If St. Charbel kept his faith while living in silence, being away from loved ones and sleeping on cement for decades — then I can certainly keep my faith through little bumps in the road.
That’s what Lebanon’s patron saint has taught me.
This weekend, Lebanon celebrated Eid Mar Charbel, or the feast day of St. Charbel. My village held a special mass for him, drawing more than 100 people — ranging from tourists and locals, to mothers and doctors, each touched by the saint in their own way.
After mass, the priest led us down a winding, one-mile path to a St. Charbel shrine. As we walked, singing Arabic hymns along the way, there was a breathtaking view of the green mountains and steep valleys to our right, and orchards of apples and bright flowers to our left. One of the people leading the line held a cross, the other a picture of St. Charbel — symbolizing our goal to follow Jesus and St. Charbel’s paths.
St. Charbel lived a quiet life — only to make a loud splash after death. He made major sacrifices: saying no to marriage, leaving his family behind and spending 23 years in total silence as a hermit. During those years, he focused on praying and fasting. He’d sleep only a few hours on the hard ground. His intentions were never to become a famous saint, but to get as close to God as possible. After death, he performed countless miracles around the world, which drew attention to his story. He’s become an example of how to say no to selfish desires, dedicate oneself to prayer and stay faithful even through the most difficult times.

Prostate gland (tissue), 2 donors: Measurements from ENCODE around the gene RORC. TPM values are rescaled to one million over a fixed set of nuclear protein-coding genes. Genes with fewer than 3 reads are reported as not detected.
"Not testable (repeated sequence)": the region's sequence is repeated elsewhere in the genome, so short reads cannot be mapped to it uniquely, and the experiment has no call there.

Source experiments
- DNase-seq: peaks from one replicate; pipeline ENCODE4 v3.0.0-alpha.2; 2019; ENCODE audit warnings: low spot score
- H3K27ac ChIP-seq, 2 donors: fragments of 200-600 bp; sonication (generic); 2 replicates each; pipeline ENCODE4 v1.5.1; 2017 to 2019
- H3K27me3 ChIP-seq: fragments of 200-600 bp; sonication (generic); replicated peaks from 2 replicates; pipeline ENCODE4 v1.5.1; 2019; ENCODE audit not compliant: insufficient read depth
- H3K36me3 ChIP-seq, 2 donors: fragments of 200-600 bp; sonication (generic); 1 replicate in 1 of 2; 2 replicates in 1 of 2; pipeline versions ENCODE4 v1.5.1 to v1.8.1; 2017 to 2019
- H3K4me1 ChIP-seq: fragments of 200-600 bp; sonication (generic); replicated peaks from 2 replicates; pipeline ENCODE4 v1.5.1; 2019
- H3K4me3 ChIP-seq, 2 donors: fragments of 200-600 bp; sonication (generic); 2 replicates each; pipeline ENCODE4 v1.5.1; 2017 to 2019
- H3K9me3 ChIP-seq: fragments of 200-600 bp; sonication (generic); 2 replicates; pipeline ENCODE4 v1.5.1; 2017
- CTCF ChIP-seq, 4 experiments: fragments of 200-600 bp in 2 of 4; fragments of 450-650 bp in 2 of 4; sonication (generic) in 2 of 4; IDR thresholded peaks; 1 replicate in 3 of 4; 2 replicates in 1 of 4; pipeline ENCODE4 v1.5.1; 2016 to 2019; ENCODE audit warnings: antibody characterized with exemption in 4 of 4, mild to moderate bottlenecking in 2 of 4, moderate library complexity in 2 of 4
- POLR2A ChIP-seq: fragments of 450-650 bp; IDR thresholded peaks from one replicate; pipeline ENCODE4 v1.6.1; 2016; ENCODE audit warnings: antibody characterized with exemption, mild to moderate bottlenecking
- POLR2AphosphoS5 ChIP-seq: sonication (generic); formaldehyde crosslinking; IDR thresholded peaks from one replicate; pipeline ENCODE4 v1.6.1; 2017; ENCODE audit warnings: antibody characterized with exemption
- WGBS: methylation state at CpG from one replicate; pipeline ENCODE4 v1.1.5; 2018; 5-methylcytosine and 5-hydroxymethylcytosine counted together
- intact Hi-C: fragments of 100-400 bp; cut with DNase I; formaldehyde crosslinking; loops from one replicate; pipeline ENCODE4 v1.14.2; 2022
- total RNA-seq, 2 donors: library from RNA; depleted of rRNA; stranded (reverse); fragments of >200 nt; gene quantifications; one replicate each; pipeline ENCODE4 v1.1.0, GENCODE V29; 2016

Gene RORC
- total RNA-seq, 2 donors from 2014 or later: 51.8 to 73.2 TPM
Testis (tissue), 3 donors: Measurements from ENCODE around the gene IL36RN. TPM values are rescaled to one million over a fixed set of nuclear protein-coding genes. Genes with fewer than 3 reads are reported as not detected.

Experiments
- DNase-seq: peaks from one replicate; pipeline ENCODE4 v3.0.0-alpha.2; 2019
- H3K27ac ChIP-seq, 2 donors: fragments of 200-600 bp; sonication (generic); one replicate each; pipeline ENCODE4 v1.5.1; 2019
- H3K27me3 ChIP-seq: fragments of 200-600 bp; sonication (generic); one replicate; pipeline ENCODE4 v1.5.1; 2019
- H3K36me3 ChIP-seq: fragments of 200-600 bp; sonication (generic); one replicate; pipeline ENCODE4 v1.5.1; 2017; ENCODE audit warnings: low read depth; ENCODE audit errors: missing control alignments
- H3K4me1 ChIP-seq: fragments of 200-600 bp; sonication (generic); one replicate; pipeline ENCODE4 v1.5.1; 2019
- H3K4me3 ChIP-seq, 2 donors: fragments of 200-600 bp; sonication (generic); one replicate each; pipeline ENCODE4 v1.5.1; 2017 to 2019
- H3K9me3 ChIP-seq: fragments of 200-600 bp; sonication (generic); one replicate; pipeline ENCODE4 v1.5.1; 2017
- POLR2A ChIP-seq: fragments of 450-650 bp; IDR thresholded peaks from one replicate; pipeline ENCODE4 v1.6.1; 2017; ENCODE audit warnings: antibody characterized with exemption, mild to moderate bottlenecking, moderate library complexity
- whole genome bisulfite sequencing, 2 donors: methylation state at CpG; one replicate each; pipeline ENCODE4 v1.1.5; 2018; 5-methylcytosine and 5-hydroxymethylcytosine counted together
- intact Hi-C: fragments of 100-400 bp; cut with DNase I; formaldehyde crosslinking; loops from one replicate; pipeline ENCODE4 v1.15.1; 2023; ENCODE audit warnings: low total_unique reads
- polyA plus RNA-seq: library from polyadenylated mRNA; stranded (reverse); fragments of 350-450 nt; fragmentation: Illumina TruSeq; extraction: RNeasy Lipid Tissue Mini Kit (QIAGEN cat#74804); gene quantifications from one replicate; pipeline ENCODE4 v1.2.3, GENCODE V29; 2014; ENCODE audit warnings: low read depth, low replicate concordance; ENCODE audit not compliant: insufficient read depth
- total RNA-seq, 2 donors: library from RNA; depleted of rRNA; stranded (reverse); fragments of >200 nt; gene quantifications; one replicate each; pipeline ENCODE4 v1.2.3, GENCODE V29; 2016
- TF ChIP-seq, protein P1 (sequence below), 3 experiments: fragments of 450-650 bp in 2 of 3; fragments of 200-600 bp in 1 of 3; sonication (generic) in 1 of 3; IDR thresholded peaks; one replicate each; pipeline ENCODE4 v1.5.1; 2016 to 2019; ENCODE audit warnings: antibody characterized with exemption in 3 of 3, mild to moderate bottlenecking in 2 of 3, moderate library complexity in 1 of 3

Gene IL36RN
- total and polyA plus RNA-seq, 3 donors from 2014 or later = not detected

The walk to his shrine gave me chills. Not only was it beautiful to see so many people coming together to pray — but being surrounded by the stunning view of the mountains of Lebanon, where St. Charbel found deep faith, was enlightening.
In fact, every time I come to Lebanon, I find myself enlightened in one way or another. Often, it’s because I’m faced with challenges. This trip in particular, it’s been the hard work of becoming a freelance journalist in a foreign country. When I’m in a challenging phase, and I’m far from home, I find myself turning to God more than ever. And if I can stay faithful through a difficult time, then — like St. Charbel — my spirituality will only grow.
That’s what St. Charbel means to me. In this video, I ask the people of Mazraat El Touffah what he means to them.